He is an acolyte of Tom Harris, I have never seen Mr Hothersall deport himself with any intellectual consistency save that of a Slab placeman wannabe

  36. Vambomarbeleye says:

    Lots of Cuntries in labour.

  37. handclapping says:

    @Craig P
    Thats difficult. Some days I’m as mean and smart as Frankie, other days I’m as sweet and dumb as Ruthie. Does this mean I’m a foreigner only on certain days of the week or depending on the weather?
     
    Talking of the weather perhaps if we got Dunkie to define weather we’d be able to work out what foreign(er) means. ‘Cos if you dont talk about the weather you are dedinitely a furriner as well as a mean Fifer (Is there any other sort?)

  38. Dcanmore says:

    It’s Labour*, Scotland doesn’t exist, it is part of Britain geographically called North Britain and everyone who lives there is British. Scotland is an anachronism, a place in time that existed before 1707 and doesn’t exist anymore and any mention of it now is merely referencing the country in historical terms.
     
    Labour do not want Scotland to exist as it is today, they do not want the Scottish Parliament to exist anymore in its present form (a regional assembly is appropriate). They wish Scotland, its history and culture to remain firmly in the distant past. They do not recognise Scotland as a country, Scottish history after 1707 or Scottish culture, to believe so is to remain backward.
     
    *this is not all Labour in Scotland of course, but the fanatical BritNats that tells us 2+2 = 5 and white is black. But as long as we’re all kept in poverty in a rich country and there is always someone else to blame for it, that divide and conquer rule will get them votes to achieve and remain in power.
     
    Independence is not a threat to Scotland or the rUK as they see it, it is a threat to the Party and its ambitions to regain and retain power at Westminster. That is what Duncan Hothersall is really fighting for because how do you care for a country that you already believe doesn’t exist?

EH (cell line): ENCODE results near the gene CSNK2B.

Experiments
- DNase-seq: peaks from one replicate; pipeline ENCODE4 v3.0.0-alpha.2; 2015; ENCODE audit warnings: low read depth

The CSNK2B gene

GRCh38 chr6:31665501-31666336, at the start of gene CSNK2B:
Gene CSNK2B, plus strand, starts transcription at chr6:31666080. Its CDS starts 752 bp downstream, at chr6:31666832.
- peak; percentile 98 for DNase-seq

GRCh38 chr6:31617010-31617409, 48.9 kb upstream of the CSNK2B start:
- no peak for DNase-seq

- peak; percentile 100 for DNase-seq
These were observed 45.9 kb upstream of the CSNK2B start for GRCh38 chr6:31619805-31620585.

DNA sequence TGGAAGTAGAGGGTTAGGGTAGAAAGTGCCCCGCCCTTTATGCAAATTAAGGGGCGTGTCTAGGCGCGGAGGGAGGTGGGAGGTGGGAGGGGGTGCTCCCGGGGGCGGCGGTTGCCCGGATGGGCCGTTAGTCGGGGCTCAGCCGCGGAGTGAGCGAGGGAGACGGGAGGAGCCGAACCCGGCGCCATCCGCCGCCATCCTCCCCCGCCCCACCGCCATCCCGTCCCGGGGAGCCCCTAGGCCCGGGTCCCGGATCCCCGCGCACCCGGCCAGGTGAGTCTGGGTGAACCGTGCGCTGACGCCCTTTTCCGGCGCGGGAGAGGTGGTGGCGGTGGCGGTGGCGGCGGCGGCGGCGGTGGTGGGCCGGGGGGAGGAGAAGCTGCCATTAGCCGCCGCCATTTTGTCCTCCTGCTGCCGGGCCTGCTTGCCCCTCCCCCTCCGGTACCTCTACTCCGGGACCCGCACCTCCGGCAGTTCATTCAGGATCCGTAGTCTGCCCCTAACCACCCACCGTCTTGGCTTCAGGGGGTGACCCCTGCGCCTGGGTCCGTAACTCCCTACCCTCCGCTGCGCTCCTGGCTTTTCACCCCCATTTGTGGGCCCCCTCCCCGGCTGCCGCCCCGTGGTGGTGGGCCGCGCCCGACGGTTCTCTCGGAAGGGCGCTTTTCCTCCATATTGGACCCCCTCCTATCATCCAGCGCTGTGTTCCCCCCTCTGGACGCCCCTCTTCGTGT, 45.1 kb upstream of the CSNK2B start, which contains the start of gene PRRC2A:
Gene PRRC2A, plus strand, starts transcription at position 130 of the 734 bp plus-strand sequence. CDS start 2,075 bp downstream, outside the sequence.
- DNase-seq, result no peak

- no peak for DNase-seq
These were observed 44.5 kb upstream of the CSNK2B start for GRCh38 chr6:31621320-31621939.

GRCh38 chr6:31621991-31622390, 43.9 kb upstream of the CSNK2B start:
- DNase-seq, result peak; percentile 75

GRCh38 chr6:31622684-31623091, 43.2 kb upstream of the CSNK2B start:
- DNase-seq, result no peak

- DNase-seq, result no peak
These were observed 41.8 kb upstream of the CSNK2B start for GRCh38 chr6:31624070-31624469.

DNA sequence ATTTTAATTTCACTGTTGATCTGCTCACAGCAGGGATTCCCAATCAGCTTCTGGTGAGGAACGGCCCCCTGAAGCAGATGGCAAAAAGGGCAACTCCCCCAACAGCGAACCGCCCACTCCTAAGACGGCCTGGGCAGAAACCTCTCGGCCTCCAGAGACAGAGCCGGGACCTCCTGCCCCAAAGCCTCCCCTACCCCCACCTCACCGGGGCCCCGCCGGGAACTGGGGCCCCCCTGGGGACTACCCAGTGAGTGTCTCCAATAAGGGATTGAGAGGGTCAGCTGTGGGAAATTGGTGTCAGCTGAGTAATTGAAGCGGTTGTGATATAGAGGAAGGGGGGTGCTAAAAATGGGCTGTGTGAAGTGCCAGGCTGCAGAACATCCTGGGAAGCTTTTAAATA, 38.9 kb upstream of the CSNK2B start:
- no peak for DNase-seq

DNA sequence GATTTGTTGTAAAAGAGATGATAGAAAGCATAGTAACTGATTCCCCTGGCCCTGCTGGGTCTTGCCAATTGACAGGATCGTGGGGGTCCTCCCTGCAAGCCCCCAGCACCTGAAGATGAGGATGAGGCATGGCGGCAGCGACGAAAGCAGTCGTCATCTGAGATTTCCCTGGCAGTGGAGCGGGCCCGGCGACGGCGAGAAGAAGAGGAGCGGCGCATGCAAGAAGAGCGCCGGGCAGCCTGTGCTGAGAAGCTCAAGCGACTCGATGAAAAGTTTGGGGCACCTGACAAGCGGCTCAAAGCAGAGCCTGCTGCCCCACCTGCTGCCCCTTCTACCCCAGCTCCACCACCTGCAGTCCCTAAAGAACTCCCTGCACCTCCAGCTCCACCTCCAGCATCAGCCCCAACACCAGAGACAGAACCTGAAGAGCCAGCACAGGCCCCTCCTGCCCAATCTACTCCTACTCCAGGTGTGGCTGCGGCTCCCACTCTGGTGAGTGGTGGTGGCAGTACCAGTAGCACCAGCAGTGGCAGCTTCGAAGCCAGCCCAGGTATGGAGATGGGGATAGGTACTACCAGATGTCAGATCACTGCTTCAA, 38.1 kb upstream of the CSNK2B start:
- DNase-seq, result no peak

39. Yesitis says:

    Oh the Tories on Twitter just love their Duncan Hothersall. In general, the relationship between the Tories and Labour has never been so…homogenous.
     
    Labour types are lapping up the support they are getting from the Tories for the union. One over the SNP at all cost.
    They just don`t get it.

  40. Illy says:

    I read that exchange and I see a communications failure.
     
    Of course, neither of you were actually talking to each other, you were both talking to the watching crowd.
     
    And I think I agree with Doug that with that attitude you should have pulled the “So Scotland is governed by Tories because the Tories won the *UK* election?” line.  It sums up a lot of the democratic issues with Scotland’s influence in the UK nice and succinctly.

  41. James Kelly says:

    If Duncan’s definition of ‘foreign’ is ‘different’, and if he regards Scotland as essentially very similar to the rest of the UK, how can he possibly claim that England will become foreign after independence?  Surely a mere political decision can’t change that cultural similarity overnight?
     
    With me, it was always ‘daft wee laddie’ rather than ‘petal’ or ‘sweet cheeks’.  But I didn’t mind that, because it probably meant I was coming across to him as a bit younger than I actually am!

  42. HandandShrimp says:

    I’m surprised Duncan’s definition of foreigner wasn’t simply “Welsh”
     
    :)

  43. ronnie anderson says:

    J H C REV, AHm praying fur your Sanity, dealing wi Idiots like Hothersall an thats only wan, mair power tae you

  44. Murray McCallum says:

    Here’s hoping people like Mr. Hothersall are playing a big part in better together’s intelligence unit. I take it he has historically contributed to SLAB’s policy thunk and misdirection.

  45. Doug Daniel says:

    Illy – “Of course, neither of you were actually talking to each other, you were both talking to the watching crowd.”
     
    That’s essentially the entire history of internet discussion summed up in one sentence! And no one likes to be proven wrong in front of an audience, which is why some people never admit they’re wrong on the internet.

  46. Gillie says:

    To be honest Duncan Hothersall has little meaning outside his own head.

  47. TheGreatBaldo says:

    OT
     
    Can someone keep an eye on this….
     
    It would appear our unelected £300 per diem M’Lud’s have deigned to discuss the Barnett formula…….
     
    http://www.parliamentlive.tv/Main/Player.aspx?meetingId=14470
     
    It may well turn out to be a bunch of geriatric golf club bores mumbling incoherently but seeing as it relates to the funding (or lack of ) for Scotland it is relevant.

  48. Rev. Stuart Campbell says: